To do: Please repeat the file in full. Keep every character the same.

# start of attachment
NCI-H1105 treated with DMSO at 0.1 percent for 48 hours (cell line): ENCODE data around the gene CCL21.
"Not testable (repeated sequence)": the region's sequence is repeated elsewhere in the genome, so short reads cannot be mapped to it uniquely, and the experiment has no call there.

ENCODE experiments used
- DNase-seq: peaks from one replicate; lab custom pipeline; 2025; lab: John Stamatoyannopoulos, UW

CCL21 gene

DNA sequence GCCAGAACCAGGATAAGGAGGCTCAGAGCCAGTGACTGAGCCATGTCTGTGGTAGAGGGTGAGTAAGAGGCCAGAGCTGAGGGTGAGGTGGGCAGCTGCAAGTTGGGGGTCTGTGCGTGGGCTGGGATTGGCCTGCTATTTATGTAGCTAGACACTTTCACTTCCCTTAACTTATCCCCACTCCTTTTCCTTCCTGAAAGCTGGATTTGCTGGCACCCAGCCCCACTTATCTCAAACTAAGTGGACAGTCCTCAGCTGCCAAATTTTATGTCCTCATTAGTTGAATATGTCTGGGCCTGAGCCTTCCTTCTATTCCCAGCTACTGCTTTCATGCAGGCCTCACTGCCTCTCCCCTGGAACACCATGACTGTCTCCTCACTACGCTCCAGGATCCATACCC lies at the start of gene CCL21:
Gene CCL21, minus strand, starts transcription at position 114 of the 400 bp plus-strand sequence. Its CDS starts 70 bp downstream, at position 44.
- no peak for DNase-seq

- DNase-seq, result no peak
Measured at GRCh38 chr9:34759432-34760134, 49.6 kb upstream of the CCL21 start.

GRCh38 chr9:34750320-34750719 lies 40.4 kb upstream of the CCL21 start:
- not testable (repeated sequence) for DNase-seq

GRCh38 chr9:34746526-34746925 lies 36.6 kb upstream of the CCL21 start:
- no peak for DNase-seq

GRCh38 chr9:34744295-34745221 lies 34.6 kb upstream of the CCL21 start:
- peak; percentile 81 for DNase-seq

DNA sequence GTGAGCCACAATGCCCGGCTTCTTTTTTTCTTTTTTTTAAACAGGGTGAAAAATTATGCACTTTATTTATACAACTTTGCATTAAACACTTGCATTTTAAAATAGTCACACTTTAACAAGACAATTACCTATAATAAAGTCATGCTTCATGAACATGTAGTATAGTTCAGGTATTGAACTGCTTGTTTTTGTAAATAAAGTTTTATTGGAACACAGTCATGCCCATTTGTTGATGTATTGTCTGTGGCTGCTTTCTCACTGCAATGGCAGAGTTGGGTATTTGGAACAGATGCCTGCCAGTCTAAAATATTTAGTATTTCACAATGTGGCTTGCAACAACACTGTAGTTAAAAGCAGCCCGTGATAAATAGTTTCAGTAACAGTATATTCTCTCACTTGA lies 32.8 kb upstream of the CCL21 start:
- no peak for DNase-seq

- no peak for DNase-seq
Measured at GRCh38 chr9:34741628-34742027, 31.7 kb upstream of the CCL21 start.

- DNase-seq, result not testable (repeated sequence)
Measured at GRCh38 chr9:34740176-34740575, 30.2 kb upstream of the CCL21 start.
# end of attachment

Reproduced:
NCI-H1105 treated with DMSO at 0.1 percent for 48 hours (cell line): ENCODE data around the gene CCL21.
"Not testable (repeated sequence)": the region's sequence is repeated elsewhere in the genome, so short reads cannot be mapped to it uniquely, and the experiment has no call there.

ENCODE experiments used
- DNase-seq: peaks from one replicate; lab custom pipeline; 2025; lab: John Stamatoyannopoulos, UW

CCL21 gene

DNA sequence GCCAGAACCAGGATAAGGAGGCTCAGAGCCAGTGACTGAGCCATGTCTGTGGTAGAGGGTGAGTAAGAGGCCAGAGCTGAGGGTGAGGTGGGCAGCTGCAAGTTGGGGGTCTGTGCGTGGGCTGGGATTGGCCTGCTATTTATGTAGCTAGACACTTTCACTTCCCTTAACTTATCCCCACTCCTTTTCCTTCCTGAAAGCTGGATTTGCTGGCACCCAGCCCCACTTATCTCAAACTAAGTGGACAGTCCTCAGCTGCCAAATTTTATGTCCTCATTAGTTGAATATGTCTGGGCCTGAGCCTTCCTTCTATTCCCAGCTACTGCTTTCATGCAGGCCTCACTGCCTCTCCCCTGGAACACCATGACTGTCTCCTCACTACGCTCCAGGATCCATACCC lies at the start of gene CCL21:
Gene CCL21, minus strand, starts transcription at position 114 of the 400 bp plus-strand sequence. Its CDS starts 70 bp downstream, at position 44.
- no peak for DNase-seq

- DNase-seq, result no peak
Measured at GRCh38 chr9:34759432-34760134, 49.6 kb upstream of the CCL21 start.

GRCh38 chr9:34750320-34750719 lies 40.4 kb upstream of the CCL21 start:
- not testable (repeated sequence) for DNase-seq

GRCh38 chr9:34746526-34746925 lies 36.6 kb upstream of the CCL21 start:
- no peak for DNase-seq

GRCh38 chr9:34744295-34745221 lies 34.6 kb upstream of the CCL21 start:
- peak; percentile 81 for DNase-seq

DNA sequence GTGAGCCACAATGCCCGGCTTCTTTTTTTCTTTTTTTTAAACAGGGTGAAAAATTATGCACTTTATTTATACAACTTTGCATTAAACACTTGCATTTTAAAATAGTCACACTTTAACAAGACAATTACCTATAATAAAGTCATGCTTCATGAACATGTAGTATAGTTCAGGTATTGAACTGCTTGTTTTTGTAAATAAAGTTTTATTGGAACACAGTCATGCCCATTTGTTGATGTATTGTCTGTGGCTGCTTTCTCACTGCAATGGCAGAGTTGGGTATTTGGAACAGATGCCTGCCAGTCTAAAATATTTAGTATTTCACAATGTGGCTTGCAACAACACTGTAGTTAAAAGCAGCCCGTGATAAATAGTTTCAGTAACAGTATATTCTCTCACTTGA lies 32.8 kb upstream of the CCL21 start:
- no peak for DNase-seq

- no peak for DNase-seq
Measured at GRCh38 chr9:34741628-34742027, 31.7 kb upstream of the CCL21 start.

- DNase-seq, result not testable (repeated sequence)
Measured at GRCh38 chr9:34740176-34740575, 30.2 kb upstream of the CCL21 start.